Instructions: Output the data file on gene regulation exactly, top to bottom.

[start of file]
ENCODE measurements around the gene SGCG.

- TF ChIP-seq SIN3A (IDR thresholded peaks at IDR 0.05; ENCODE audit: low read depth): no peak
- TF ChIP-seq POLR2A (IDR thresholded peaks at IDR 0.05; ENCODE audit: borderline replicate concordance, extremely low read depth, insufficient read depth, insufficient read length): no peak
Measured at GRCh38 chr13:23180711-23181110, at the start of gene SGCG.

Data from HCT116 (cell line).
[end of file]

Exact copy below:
ENCODE measurements around the gene SGCG.

- TF ChIP-seq SIN3A (IDR thresholded peaks at IDR 0.05; ENCODE audit: low read depth): no peak
- TF ChIP-seq POLR2A (IDR thresholded peaks at IDR 0.05; ENCODE audit: borderline replicate concordance, extremely low read depth, insufficient read depth, insufficient read length): no peak
Measured at GRCh38 chr13:23180711-23181110, at the start of gene SGCG.

Data from HCT116 (cell line).